Art

Top image: Lady Wrestling Night, Club 57, 1980. Pictured: Tom-Scully, Tish and Snooky Bellomo. Photograph by and courtesy Harvey Wang.

At first glance, Holy Cross Polish National Church on St. Mark’s, New York, may appear like any other church. Yet in the basement beneath its wooden floorboards, this was the revolutionary and experimental art venue at the heart of the Downtown NY scene. Populated by the likes of Jean-Michel Basquiat, Keith Haring and Mr. Scharf, this was the legendary Club 57.

Whilst recognised among art circles, the club’s legendary status is somewhat obscure, having never been fully documented. However, the Museum of Modern Art’s latest exhibition, Club 57: Film, Performance, and Art in the East Village, 1978-1983, does just this, offering a rare insight into the legendary world and posing the question: How the basement of a church became home to New York City’s most prolific underground visionaries from across the globe?

Managed by Ann Magnuson, Club 57’s DIY aesthetic made it a hive for hipsters, poets, theme parties, experimentation and exploration. New and provocative, it allowed self-expression and transformation to grow through performance, fashion, art, and sexual and social activity. The landscape on which contemporary art is experienced and understood owes a lot to Club 57 and its pioneers.

Its transient nature paved the way for individuality and began a movement that reshaped the way art was consumed at both gallery and urban level, whilst – perhaps most importantly – creating a liberated space that encouraged social integration. With curators Ron Magliozzi and Sophie Cavoulacos (interviewed below) tracing the club’s history (its activity has never before been documented) this new exhibition recreates the infamous space by way of its unique memorabilia and mix media forms, such as motion picture; well-known for their Monster Movie nights.

Clementine Zawadzki: What inspired this exhibition about Club 57?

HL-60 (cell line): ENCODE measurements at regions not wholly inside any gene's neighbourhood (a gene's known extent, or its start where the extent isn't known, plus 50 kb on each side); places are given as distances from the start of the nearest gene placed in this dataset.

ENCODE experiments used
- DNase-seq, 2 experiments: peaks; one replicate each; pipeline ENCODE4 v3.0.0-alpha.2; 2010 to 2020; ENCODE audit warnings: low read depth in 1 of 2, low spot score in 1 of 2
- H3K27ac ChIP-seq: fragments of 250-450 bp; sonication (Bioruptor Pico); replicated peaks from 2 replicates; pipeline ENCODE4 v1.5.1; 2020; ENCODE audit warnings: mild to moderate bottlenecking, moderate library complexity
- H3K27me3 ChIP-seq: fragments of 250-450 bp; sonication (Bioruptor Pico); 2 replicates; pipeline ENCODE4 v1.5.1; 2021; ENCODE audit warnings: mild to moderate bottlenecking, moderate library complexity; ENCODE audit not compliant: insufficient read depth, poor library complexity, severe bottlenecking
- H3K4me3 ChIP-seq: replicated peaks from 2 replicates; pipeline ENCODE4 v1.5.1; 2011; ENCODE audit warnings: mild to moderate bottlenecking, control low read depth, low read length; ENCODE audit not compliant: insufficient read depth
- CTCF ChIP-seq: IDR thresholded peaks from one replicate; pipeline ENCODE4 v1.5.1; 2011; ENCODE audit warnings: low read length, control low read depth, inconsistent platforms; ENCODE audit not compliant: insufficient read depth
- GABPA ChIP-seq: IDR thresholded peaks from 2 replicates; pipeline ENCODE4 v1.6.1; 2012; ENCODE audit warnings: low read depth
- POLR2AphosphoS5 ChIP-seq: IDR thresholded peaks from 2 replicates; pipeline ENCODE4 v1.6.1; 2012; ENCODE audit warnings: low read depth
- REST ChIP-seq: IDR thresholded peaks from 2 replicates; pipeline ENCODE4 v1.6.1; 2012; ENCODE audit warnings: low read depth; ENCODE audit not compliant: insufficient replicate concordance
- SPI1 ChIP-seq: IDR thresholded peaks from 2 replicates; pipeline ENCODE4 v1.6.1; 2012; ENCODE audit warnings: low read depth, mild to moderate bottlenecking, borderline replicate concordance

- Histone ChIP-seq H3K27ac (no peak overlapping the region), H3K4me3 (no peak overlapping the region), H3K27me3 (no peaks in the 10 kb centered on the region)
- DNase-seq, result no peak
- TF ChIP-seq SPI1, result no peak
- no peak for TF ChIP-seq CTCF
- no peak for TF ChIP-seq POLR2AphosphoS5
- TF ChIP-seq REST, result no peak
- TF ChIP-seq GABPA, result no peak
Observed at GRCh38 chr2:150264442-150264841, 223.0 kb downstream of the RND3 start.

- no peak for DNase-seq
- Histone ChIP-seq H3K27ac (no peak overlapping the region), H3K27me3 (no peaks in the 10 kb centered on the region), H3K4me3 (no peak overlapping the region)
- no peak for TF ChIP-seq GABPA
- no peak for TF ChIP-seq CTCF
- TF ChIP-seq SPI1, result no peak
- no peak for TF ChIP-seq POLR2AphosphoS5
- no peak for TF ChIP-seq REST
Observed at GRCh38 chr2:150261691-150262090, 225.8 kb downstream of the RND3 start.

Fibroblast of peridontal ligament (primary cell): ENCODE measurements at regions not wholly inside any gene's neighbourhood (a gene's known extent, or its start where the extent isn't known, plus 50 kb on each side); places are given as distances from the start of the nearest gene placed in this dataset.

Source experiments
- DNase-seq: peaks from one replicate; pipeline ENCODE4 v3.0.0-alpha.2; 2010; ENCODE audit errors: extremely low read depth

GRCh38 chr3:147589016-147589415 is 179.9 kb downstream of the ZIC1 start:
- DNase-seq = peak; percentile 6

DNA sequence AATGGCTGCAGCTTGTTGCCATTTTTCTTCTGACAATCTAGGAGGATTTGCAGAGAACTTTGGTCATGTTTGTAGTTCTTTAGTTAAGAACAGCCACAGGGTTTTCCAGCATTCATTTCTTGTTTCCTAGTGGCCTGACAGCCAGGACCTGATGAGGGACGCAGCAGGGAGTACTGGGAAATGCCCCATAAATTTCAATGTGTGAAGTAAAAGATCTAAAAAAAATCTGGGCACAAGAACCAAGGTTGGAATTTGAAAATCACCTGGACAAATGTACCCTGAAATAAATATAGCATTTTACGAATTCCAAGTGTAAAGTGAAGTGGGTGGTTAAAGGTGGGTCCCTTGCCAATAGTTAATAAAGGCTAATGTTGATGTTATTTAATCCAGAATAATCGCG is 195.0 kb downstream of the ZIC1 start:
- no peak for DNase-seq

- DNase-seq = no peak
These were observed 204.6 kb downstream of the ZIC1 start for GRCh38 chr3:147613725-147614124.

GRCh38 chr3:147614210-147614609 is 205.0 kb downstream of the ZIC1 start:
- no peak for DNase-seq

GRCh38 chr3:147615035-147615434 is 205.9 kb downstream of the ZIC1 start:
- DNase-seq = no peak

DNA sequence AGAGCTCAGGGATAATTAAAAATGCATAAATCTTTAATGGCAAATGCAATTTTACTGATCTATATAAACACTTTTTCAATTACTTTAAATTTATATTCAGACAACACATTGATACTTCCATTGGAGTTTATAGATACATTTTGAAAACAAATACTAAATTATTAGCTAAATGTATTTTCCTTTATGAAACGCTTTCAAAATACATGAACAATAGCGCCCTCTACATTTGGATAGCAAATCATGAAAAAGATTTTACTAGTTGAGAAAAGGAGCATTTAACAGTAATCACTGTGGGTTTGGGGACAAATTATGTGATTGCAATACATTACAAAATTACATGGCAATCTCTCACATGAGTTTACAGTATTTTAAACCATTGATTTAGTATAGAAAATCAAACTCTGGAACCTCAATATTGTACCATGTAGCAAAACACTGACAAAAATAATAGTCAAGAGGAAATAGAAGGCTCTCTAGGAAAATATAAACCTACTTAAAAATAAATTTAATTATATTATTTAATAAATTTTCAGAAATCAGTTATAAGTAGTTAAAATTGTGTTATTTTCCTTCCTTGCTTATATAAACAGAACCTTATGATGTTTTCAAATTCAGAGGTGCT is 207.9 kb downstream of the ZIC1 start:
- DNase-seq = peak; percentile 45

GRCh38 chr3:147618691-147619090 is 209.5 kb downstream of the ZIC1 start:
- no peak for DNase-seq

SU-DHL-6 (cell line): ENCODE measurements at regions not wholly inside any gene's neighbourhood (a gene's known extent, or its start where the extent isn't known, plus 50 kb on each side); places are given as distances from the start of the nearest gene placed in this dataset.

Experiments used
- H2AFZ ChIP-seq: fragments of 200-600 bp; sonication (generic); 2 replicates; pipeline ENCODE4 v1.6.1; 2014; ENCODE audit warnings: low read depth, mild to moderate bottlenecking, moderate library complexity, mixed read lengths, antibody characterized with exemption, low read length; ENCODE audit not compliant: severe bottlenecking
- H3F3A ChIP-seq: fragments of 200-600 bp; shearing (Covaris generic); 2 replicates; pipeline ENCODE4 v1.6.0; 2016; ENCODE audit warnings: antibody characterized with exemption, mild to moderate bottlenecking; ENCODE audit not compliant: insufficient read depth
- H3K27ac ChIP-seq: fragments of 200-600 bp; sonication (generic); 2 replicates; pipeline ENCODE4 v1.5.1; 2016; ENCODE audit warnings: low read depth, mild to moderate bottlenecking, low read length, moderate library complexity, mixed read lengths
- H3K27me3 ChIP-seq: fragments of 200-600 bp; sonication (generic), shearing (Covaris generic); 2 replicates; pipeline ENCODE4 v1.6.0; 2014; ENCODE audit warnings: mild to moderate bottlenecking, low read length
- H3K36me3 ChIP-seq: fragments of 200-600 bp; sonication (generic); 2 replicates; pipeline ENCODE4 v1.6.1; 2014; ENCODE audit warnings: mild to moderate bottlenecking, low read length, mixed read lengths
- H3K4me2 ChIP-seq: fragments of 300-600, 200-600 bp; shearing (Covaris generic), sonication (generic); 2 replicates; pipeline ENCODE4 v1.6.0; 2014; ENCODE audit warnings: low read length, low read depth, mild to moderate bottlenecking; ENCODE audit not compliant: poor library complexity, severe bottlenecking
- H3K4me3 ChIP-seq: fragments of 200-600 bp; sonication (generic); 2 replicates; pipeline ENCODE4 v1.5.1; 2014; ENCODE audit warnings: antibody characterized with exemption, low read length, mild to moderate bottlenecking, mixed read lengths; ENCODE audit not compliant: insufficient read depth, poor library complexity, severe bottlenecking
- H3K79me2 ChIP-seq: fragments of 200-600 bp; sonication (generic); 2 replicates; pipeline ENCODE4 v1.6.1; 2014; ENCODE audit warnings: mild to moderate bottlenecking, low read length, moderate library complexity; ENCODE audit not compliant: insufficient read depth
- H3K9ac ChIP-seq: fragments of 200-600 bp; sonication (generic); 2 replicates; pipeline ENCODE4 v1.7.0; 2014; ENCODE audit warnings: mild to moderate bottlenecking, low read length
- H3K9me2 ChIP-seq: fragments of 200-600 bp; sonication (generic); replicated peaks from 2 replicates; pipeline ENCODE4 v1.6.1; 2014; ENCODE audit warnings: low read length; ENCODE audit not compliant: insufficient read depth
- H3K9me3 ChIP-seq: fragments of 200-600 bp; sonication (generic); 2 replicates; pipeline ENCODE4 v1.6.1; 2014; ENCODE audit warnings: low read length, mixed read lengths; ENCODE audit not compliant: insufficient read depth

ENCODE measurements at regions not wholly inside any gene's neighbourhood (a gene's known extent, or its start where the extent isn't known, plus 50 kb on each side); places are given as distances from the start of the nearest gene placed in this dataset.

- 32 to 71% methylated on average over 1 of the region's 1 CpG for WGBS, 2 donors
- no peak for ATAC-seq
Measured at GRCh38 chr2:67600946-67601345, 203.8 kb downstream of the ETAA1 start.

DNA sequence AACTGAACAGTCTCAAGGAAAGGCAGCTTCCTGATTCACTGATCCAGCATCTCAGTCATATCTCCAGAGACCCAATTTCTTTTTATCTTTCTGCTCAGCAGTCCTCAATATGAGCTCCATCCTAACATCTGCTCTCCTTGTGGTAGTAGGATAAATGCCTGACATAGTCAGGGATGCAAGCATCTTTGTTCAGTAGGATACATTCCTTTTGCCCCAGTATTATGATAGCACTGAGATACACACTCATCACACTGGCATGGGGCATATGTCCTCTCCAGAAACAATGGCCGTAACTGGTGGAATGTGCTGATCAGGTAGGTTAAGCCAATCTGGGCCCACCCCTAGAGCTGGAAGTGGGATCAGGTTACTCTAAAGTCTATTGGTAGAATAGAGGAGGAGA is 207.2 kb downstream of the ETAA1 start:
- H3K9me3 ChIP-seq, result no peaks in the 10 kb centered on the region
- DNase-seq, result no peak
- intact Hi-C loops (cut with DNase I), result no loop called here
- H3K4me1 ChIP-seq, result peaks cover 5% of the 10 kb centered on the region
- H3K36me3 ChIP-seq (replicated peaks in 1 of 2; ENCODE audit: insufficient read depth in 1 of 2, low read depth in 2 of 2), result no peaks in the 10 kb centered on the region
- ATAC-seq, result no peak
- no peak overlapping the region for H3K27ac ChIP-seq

Ron Magliozzi: The exhibition started from my friendship with John “Lypsinka” Epperson. He’s a real movie lover and someone who’s done things with me at the museum before and we were talking about doing something drag for sometime, then he started talking about how he started doing drag at Club 57 and it just clicked. We were initially looking at doing a film series, then Sophie came on board and we started realising all of the other things that went on at the club. It had this amazing interdisciplinary range of activities.

Clementine: How long did it take to collate information and archival memorabilia to showcase?
Sophie Cavoulacos: Well that was in 2014…
Ron: Yeah, and little did we know that we would spend three years researching for this, I mean that’s the most fun part, it’s like detective work. This show was all about talking to people. So much of what’s been written about the Downtown scene in New York is anecdotal, so we decided we wanted to go beyond that and really try and do something about what actually happened and who was actually there, and we took Club 57 as a case study.
Sophie: Part of that was a catalogue of artwork, flyers and information about the club and the scene that hadn’t been researched or compiled until this point, so we researched for three years on its oral history; we did a whole series of interviews with club artists and performers to get the first person narrative from all of them. In many cases we were actually able to find the exact pieces that were exhibited at the venue, and for the very most part they’ve stayed in the artists’ collections and communities.
Ron: We literally found stuff in people’s closets and under their beds.

Valentine’s Day Repose, 1982. Photograph by April Palmieri. Pictured- Katy K and John Sex in the window of Fiorucci. Courtesy the artist.

“That’s what set it apart from the more formal collectors or organisations that had a specific agenda in mind, it didn’t take itself seriously.”

Clementine: Why is the story of Club 57 so important?
Ron: As a case study of the whole scene – because Club 57 does blur into the Mudd Club and other places Downtown, but also what was happening in Toronto and London – what made it so important to us was the emotion in the art and performances happening there, in a bar. The art was exhibited in a space where people were drinking and smoking and actively taking drugs – as many people told us at the time.
Sophie: Yeah, and having sex too…
Ron: Yeah, and because at that time, museums were places where the galleries were quiet and that kind of stuff wasn’t allowed to happen. Now, museums around the world are trying – what we think of as ‘the club model’, in some ways – where the public can socialise around art in the way people did in the club period.
Sophie: The small, intimate, non-commercial scale of this art club that was staged in a church basement, allowed it to essentially be an alternative space of any discipline, night to night, and really cater and appeal to an extremely wide range of artists and non-artists. That’s what set it apart from the more formal collectors or organisations that had a specific agenda in mind, it didn’t take itself seriously.